“It feels a little weird to put it like this, but right now, she is all my life,” Faurel told us during one of the team’s daily commutes to the nearby FAU tennis courts. “I wake up early in the morning to prepare my training sessions with her and when I get back home in the evening, I go straight to bed because I’m too tired to stay up. I sacrificed a lot of things for her — but I know she’s probably the biggest ‘project’ of my life,” added the 38-year-old Frenchman, who peaked to No. 140 in 2006.
“The world watches on. Giving my absolute best is a form of respect for her potential and for what her parents do for her.”
Practices are an important consideration in Gauff’s team, at least as long as she’s still under the WTA age eligibility rule. Between her 15th and 16th birthday, she couldn’t play more than 14 professional tournaments and between her 16th birthday (next March 14) and her 17th, she will not be able to compete in more than 16. However eagerly she might anticipate competition, which she craves, Gauff is forced to spend more time than her peers at practice for now.
For this preseason, Faurel brought a new addition to the team: 29-year-old Axel Michon of France, a fellow former top 150 player who retired at the end of last year. Like her idol Serena Williams, Coco Gauff prefers to train with male hitting partners to get adjusted to harder power and pace.
While Gauff had met Williams before and had already been repeatedly associated with her in the collective imagination, the pair had perhaps their most viral stunt together yet when they posed along with Bob Sinclar after participating in an exclusive ‘Insanity’ session by fitness guru Shaun T.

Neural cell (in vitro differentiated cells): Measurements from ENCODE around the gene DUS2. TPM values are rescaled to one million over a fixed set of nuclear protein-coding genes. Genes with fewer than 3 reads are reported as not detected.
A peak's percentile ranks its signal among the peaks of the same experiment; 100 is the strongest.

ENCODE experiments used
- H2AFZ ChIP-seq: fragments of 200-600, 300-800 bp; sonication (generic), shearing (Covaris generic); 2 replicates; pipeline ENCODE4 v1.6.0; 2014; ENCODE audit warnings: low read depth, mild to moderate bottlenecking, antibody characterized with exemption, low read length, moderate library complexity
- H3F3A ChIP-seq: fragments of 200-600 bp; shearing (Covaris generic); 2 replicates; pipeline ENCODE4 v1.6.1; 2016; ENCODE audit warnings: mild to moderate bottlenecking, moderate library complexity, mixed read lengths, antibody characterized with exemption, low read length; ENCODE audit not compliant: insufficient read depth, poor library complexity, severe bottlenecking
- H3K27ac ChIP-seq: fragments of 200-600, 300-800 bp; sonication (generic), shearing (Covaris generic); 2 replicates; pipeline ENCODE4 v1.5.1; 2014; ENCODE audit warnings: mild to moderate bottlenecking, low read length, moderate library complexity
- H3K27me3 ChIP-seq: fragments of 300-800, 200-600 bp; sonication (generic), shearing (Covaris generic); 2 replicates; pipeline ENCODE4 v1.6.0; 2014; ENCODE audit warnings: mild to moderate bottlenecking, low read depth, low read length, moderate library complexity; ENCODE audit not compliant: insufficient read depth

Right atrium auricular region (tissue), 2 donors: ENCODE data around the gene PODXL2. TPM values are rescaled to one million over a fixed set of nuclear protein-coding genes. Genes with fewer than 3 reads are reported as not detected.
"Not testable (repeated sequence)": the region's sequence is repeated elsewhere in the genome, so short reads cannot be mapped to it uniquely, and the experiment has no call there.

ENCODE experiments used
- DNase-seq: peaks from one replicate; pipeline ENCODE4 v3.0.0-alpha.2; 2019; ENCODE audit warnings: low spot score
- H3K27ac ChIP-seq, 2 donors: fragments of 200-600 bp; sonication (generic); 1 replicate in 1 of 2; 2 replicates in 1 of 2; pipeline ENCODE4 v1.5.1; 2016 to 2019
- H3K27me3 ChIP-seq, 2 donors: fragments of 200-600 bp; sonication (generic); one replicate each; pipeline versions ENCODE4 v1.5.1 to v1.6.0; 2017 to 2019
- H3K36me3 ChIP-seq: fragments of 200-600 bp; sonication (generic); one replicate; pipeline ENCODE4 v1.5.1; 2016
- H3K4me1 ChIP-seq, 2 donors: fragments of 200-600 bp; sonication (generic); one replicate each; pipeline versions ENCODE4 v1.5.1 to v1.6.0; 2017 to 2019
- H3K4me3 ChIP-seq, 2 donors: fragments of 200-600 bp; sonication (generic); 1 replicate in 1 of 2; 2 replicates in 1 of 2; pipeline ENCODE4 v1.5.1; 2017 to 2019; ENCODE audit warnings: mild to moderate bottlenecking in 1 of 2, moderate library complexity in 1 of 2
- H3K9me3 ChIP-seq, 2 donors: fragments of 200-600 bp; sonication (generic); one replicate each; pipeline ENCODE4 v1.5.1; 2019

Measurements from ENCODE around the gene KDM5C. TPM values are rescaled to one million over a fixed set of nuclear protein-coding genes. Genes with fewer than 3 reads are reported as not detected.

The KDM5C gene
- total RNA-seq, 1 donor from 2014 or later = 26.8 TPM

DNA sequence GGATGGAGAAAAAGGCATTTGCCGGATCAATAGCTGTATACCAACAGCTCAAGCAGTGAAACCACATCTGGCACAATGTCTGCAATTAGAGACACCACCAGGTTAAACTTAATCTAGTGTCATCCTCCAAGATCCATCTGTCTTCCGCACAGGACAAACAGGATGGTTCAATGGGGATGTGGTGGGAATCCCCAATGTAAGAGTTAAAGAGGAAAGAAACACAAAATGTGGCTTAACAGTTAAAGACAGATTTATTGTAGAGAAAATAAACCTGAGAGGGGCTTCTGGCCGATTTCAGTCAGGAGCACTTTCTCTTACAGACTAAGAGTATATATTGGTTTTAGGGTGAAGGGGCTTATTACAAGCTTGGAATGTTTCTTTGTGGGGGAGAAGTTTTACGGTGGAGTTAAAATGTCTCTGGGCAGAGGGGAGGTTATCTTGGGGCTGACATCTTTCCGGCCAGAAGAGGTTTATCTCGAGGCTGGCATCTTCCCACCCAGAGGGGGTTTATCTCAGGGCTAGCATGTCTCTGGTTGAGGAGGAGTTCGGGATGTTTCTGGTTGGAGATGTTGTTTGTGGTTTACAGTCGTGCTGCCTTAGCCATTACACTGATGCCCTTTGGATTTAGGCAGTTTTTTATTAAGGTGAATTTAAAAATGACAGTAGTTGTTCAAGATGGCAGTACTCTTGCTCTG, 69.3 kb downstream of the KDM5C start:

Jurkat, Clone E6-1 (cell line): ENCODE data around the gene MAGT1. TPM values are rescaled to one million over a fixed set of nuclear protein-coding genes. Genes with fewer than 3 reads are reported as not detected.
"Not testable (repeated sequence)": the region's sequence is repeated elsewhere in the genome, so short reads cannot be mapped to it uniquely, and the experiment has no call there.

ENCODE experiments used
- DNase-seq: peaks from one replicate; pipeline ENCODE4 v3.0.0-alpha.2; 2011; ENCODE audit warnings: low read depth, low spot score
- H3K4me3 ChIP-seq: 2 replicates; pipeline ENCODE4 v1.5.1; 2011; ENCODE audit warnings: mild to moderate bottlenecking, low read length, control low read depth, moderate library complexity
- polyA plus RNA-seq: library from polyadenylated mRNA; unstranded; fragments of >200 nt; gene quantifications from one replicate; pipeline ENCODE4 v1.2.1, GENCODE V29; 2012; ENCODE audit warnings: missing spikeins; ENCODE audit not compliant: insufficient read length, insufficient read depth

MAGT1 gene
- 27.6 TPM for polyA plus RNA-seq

Only a couple days later, under the watchful eyes of her father and Patrick Mouratoglou, Coco Gauff took on another heavyweight, in the literal sense of the word: former boxing champion ‘Iron’ Mike Tyson.
After their one-hour workout, Gauff aroused praise from Tyson.
“You’ve got the light. We don’t understand we have the light when we have it. Keep doing your thing. You look awesome,” he concluded before a seemingly emotional Gauff.
This preseason, Coco Gauff enjoyed the opportunity to share bonding moments with young players who have the same outlook on life, early success and ‘light’ as she does.
“We talk regularly during the year,” junior world No. 1 Holger Rune, 16, confided about his friendship with Gauff. The Dane and the American, who met through the Mouratoglou Academy and both won their junior Grand Slam title at Roland-Garros, speak the same ‘language’ of competition.
One day, as they couldn’t agree on who of the two had been the faster runner at the Bike & Run activity, the Mouratoglou Academy settled the debate by putting up a poll on their Instagram Story, which Gauff won by a close margin of 55% to 45, or 1162 votes to 951.
But it wasn’t her last ‘W’ of 2019 on the Internet.
As a grand finale for the preseason camp, she, Serena Williams and Christopher Eubanks — her good friend and 2018 US Open mixed doubles partner — collided to perform a choreography led by Shaun T and mixed by Bob Sinclar.
She then spent Christmas with her family in the “the most magical place on Earth,” Orlando’s Walt Disney World Resort, where she maybe premiered her interpretation of ‘Let It Go’ — a song she had rehearsed with former world No. 1 Victoria Azarenka on karaoke night.
One thing’s for sure — in 2020, Coco Gauff is coming for the real world.